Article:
My First City Council Meeting
I went to my first city council meeting on Tuesday, May 19th and it was an unexpectedly chaotic experience. We had to listen to the meeting in the overflow room because the room in which the meeting took place was full. Despite this disadvantage we still witnessed some exciting and strange actions. One man wearing a propeller hat went up to the podium in our room and starting insulting Mayor Garcetti and was quickly stopped by a security guard who had obviously dealt with him before because he knew him by name. The propeller-hat man’s complaints weren’t invalid but the approach he took to make his voice heard wasn’t the most effective. There were many speakers who could have had better ways of getting their points across but there were also people who were prepared and organized.
The issue that was being discussed was the decision to gradually raise the minimum wage to fifteen dollars. We know now that the council voted in favor of this policy but it will be interesting to see the responses that people have to it and what the impact will be. I sympathized with the small business owners who argued that the raise of minimum wage would jeopardize the employment of much of their staff, but I also believe that in this day and age restaurant employees should be making more than seven dollars an hour. I understood the request that Homeboy industries made to have their company exempt from the new law because it would be impossible for them to keep all of the wonderful programs they have to help ex-drug addicts and gang members. That being said, large fast-food franchises such as McDonalds have no excuse when it comes to paying their employees a decent wage.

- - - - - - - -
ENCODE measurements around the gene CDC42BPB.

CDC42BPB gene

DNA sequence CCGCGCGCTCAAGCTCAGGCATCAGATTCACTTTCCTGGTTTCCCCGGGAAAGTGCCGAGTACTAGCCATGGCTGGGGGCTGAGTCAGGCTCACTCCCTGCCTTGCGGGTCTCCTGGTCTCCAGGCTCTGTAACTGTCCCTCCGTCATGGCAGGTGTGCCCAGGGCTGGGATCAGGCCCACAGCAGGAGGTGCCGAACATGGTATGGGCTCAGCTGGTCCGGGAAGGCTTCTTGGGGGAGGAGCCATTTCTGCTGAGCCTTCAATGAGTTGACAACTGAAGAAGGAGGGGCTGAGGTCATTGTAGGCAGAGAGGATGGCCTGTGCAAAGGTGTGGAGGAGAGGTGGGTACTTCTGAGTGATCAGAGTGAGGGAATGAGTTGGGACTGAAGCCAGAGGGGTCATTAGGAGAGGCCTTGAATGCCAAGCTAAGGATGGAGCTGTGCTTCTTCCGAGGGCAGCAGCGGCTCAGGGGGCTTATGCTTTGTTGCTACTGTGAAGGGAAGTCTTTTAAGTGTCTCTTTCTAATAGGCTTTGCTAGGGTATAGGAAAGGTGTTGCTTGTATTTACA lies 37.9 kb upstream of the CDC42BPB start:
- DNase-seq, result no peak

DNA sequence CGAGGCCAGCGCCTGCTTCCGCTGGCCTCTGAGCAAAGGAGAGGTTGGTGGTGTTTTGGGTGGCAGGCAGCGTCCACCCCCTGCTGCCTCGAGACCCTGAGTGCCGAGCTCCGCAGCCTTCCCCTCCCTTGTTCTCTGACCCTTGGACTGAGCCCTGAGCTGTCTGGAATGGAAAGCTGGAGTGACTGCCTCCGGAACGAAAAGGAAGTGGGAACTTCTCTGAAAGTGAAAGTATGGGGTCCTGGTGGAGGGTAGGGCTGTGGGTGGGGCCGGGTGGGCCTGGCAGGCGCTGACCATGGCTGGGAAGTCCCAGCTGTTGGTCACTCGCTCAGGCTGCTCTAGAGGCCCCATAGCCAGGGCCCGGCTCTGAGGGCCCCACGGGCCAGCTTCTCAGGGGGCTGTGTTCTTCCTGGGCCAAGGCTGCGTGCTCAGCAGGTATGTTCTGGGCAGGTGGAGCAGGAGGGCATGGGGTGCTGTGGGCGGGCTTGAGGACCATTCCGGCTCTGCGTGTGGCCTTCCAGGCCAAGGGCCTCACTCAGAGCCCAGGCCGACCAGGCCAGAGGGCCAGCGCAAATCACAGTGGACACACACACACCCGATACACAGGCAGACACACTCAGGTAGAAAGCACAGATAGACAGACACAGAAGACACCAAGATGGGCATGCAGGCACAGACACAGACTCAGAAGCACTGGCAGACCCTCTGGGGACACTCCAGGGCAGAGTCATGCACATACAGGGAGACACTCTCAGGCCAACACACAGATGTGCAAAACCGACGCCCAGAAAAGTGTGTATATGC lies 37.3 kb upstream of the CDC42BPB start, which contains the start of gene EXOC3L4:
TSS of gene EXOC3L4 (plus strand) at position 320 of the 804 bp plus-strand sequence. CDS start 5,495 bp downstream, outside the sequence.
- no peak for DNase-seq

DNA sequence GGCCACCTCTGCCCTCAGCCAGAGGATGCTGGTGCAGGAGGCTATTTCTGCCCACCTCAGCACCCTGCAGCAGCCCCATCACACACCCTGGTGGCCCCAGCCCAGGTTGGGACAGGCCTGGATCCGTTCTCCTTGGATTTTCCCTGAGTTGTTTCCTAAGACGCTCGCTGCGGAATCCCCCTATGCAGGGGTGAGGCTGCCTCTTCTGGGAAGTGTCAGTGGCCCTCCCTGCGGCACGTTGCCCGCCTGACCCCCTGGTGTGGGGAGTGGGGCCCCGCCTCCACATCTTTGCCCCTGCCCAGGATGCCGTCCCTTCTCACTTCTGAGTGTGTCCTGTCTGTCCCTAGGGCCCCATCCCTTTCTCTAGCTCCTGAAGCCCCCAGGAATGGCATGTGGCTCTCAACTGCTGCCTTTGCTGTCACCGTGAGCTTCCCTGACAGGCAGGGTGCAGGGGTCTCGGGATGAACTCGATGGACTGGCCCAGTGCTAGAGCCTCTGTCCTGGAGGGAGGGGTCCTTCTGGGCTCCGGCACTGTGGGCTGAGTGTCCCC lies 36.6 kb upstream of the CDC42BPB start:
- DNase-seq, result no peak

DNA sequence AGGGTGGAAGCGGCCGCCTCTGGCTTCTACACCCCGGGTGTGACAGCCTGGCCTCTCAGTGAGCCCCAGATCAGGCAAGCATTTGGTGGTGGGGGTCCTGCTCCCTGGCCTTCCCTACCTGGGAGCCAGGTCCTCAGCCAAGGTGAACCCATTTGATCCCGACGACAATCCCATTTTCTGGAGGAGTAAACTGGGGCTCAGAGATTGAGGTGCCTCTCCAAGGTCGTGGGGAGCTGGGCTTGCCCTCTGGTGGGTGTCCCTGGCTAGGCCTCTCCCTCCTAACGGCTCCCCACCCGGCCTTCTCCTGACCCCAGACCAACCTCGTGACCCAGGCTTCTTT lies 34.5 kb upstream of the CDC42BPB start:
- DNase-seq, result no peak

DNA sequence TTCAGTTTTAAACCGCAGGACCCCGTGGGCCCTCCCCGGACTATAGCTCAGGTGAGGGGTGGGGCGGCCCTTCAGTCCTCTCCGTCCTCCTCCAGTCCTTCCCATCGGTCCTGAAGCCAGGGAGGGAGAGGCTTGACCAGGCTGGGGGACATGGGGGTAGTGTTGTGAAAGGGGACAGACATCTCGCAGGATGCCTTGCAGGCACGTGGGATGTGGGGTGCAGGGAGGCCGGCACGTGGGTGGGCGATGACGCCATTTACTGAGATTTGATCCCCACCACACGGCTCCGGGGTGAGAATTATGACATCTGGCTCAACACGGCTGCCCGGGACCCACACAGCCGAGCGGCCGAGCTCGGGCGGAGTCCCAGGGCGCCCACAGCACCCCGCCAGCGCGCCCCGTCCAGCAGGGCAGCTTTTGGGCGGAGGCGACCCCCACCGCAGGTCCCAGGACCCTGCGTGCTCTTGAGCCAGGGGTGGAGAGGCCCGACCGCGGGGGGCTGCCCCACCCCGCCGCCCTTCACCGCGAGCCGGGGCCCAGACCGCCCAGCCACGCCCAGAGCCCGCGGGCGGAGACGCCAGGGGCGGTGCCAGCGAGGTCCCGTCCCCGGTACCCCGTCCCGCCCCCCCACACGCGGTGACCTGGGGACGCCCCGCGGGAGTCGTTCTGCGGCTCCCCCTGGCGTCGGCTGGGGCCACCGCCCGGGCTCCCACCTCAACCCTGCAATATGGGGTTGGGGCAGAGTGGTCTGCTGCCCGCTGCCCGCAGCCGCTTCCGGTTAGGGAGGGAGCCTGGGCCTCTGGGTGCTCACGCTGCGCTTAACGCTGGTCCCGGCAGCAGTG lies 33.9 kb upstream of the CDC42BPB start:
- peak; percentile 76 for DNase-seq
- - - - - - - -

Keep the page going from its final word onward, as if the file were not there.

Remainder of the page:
During this meeting I felt compelled to get up at the podium and make a statement in favor of the fifteen-dollar minimum wage law but I didn’t have a personal story or any direct involvement with it to support an argument. I hope that someday I have enough experience with an issue like this to confidently stand up for what I believe in and make my voice heard and be persuasive. I want the public to place a greater value on those who work for minimum wage and the immigrants who devote so much of their time and energy to service-oriented industries. I think that we take for granted the people who work as restaurant servers, car-wash employees, hotel housekeeping, etc. And often times we don’t even notice them and remember that they are people with needs and goals just like ours. At the very least they deserve the same basic necessities of life as everyone else and it is absurd to me that we would expect them to be able to sustain themselves off of such a low salary. It may take a lot of time and energy, but I believe that it is possible to change the public perception of minimum wage workers and the decision to raise the wage is just the first step.